to make it work simply. A good guiding intuition about imperfection
is to compare natural languages with invented “languages,” invented
symbolic systems. When you see differences, you have a suspicion that
you are looking at something that is a prima facie imperfection. There
are differences at about every point. Formal languages, for example,
don™t have a designated syntax; they just have a set of well-formed
expressions; the syntax can be anything you like. So, there™s no right


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On nature and language

answer to the question: what are the true rules of formation for well-
formed formulas of arithmetic? What are the axioms of arithmetic?
The answer is: any set of axioms you like to generate all the theorems.
It™s the theorems that are real, not the axioms; the axioms are just a
way of describing them, one of many ways. Similarly, if you invent a
computer language, it doesn™t really matter which rules you pick to
characterize its expressions; it™s the expressions that are the language,
not the specific computational system that characterizes them. That™s
not the way natural language works. In natural language there is some-
thing in the head, which is the computational system. The generative
system is something real, as real as the liver; the utterances generated
are like an epiphenomenon. This is the opposite point of view.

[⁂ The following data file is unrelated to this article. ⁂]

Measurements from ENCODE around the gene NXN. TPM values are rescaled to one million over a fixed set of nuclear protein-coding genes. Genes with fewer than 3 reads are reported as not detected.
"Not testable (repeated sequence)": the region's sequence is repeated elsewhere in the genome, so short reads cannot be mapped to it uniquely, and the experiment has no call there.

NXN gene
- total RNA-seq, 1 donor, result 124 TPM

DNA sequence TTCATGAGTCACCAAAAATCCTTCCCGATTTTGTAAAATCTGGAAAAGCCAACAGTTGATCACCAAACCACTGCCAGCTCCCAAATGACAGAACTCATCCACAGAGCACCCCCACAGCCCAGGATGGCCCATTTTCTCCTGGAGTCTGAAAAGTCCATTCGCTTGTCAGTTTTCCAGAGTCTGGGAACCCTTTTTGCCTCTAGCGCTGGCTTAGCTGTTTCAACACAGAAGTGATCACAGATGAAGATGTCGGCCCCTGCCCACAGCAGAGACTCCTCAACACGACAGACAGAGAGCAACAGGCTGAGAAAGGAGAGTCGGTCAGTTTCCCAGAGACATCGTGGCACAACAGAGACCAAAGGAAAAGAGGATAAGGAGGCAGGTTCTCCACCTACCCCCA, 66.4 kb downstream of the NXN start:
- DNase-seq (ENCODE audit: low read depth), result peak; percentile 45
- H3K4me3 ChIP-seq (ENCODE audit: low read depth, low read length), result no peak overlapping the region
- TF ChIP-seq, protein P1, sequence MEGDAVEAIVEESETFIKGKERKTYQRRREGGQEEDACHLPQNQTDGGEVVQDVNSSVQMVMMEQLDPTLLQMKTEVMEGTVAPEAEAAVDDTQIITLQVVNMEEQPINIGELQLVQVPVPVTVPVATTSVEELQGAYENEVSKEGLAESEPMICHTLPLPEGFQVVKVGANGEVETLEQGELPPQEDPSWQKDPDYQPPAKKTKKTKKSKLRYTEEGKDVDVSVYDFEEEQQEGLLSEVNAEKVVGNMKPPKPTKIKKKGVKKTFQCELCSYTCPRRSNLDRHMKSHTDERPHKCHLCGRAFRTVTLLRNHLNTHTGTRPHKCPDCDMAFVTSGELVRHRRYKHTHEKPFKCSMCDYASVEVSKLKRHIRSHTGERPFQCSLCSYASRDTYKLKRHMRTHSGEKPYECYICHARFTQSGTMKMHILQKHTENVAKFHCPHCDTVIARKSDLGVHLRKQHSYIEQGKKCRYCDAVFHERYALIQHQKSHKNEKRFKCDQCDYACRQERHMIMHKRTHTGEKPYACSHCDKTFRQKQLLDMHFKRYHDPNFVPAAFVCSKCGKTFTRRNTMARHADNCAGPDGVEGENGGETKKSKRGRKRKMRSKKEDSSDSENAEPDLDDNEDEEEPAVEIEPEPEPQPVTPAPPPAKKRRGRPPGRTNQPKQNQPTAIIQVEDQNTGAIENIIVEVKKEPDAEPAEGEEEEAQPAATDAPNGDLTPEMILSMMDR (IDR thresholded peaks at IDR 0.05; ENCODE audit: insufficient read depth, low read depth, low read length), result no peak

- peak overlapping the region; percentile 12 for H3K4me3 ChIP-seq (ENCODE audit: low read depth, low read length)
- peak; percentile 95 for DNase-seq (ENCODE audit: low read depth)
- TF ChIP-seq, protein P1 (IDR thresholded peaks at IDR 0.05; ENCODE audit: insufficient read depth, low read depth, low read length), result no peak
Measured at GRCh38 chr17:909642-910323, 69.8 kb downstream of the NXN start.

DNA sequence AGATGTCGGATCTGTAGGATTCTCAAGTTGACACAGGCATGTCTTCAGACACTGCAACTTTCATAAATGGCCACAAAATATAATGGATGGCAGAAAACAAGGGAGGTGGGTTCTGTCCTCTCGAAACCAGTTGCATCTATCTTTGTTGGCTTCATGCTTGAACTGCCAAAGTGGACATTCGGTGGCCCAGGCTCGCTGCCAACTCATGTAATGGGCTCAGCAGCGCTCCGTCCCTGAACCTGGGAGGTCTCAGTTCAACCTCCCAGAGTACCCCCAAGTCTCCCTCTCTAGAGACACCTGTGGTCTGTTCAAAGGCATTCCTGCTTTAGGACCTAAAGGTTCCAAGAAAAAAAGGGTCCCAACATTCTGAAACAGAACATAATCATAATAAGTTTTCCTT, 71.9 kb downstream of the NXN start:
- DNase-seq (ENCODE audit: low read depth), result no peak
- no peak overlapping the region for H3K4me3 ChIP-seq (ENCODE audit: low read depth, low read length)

Furthermore, the semantics of natural language and of formal
languages seem to be totally different, at least in my opinion. Unlike the
observation about syntax, which is a truism, this thesis is controversial.
Not many people agree with me about this, but in my opinion they are
totally different. In a Fregean formal system, or in any special-purpose
system that anyone would construct, the symbols are intended to pick
out things, real things. That™s an ideal for natural sciences too. If you
construct a scientific theory you want its terms to pick out real things
of the world. I mean, if we postulate Empty Category Principle (ECP),
we™re assuming there™s something in the world which corresponds
to ECP, that is the purpose of the subject. Scientists may also talk
about longitude, let™s say, but they know it™s not a real thing, it™s just a
notation for describing things. But it™s a goal for science “ and it™s built
into every invented symbolic system “ that the terms pick out some-
thing: that™s their semantics, the word“thing relation, essentially.
Now, it™s a real question whether natural language works like that.
I don™t think it does. In that case it deviates even in this respect from
invented symbolic systems. In fact, it seems it deviates at just about


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every essential point, and you have to ask why does language have
these properties; it is a fair question. A lot of the questions, I think,
are too hard, like if it™s true, as I believe, that there™s no word“thing
relation, the question why there is no word“thing relation is at the
moment too hard.
But other questions may not be, like morphology. So let™s ask